Slavery and Abolition in Hamilton’s America
Slavery has a long history in New York, beginning with the first dutch settlements and persisting well into the nineteenth century. Antislavery activity in the region existed from the outset. Following the Revolutionary War, abolitionist efforts reflected both the urgency of the moment and the fragility of the new Republic. Tensions flared within a diverse movement that included not only elite foes like Alexander Hamilton and Aaron Burr but also lesser-known figures, both black and white, fighting bondage from below.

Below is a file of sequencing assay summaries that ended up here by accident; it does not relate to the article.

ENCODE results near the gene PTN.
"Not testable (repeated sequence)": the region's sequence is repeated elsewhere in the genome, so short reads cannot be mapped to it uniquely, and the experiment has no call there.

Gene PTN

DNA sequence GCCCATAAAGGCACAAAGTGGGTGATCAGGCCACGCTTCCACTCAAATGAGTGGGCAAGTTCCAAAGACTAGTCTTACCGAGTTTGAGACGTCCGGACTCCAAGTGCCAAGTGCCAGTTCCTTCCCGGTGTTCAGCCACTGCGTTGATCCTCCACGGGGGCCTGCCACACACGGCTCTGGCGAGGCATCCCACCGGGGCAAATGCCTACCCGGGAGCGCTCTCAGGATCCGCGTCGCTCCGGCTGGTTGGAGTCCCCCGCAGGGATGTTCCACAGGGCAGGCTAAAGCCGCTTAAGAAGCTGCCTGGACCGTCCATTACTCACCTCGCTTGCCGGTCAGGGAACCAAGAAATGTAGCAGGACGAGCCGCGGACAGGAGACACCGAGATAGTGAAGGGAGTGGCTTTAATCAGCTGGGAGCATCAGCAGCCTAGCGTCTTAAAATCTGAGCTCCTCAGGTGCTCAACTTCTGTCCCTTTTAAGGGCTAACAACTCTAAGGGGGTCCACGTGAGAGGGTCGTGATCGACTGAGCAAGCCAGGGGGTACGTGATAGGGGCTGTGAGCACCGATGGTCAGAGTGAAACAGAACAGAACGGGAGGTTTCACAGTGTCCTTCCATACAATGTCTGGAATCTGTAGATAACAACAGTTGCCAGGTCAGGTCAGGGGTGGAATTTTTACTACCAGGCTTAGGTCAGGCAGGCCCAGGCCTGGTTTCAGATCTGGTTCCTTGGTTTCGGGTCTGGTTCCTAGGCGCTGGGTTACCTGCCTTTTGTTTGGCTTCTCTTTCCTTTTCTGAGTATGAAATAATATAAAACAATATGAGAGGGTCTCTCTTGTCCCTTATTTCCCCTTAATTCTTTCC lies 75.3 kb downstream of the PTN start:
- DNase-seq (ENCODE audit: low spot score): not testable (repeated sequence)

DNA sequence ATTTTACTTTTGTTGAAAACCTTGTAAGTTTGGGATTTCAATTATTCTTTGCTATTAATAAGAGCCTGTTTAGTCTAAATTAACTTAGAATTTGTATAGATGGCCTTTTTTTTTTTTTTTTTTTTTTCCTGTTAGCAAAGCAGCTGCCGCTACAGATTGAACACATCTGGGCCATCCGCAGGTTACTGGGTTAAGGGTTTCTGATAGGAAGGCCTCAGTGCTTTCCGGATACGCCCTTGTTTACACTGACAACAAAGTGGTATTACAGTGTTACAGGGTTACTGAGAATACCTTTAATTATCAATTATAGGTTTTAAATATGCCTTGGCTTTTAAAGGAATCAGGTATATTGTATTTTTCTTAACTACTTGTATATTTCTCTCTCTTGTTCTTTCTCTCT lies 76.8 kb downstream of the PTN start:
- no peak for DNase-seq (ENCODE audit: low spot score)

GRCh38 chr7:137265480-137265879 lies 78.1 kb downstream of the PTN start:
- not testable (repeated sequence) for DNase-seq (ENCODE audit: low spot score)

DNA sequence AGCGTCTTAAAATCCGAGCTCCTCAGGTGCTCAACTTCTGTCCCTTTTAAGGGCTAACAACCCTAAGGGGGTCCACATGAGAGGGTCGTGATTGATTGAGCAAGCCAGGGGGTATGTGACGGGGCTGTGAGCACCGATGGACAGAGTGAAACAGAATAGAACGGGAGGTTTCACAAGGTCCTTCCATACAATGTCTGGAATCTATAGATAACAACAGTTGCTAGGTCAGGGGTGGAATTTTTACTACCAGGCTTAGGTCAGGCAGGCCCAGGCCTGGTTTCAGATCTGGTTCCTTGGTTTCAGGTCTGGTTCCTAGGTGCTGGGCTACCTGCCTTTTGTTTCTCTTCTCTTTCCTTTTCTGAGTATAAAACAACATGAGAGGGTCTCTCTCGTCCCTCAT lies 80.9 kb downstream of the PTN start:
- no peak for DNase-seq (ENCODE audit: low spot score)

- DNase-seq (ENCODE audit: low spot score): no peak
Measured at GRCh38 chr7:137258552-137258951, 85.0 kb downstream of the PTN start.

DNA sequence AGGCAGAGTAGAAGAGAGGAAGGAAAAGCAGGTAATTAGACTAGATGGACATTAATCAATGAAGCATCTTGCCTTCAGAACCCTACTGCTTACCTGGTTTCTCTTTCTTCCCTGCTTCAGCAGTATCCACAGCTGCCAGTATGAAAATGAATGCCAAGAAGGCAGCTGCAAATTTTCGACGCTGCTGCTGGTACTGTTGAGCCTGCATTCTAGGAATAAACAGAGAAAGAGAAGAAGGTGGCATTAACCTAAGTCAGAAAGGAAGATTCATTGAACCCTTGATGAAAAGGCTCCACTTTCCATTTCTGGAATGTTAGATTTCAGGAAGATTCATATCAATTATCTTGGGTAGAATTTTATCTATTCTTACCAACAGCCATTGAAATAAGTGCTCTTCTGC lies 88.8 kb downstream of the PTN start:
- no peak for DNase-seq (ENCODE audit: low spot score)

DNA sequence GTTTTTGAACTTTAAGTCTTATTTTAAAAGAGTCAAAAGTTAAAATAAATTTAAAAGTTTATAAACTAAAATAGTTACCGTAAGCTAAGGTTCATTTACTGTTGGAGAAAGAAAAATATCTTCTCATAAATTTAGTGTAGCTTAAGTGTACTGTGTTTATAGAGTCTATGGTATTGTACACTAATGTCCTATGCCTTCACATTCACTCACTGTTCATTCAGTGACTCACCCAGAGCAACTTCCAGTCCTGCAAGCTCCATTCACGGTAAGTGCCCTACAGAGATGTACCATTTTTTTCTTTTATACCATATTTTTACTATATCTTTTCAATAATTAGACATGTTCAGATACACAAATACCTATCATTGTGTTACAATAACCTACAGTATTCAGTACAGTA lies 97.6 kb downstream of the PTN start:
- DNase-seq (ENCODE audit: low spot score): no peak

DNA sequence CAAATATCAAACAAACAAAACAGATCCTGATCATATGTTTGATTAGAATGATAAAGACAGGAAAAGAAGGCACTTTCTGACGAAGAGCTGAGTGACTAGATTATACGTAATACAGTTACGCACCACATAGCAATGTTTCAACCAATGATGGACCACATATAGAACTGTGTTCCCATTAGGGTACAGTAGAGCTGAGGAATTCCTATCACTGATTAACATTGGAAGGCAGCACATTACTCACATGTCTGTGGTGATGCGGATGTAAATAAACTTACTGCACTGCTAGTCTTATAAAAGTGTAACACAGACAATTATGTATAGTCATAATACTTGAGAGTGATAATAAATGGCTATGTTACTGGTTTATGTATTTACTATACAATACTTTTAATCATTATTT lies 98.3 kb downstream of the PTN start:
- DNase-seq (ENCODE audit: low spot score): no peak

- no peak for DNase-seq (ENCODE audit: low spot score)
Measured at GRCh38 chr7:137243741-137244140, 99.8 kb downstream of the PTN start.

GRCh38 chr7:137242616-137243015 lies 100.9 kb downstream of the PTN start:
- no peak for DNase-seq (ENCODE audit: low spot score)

Anthony Di Lorenzo is a Lapidus Fellow at the New York Public Library’s Schomburg Center for Research in Black Culture. He received his Ph.D. in American history from Loyola University Chicago (2016), His current book project recovers and analyzes the most radical voices in the early abolitionist movement, tracing the ideological divisions that arose during the Age of Revolution. He has held fellowships from the Gilder Lehrman Institute and the International Center for Jefferson Studies, among others, and published work in the journals Eighteenth-Century Thought and Common-Place.
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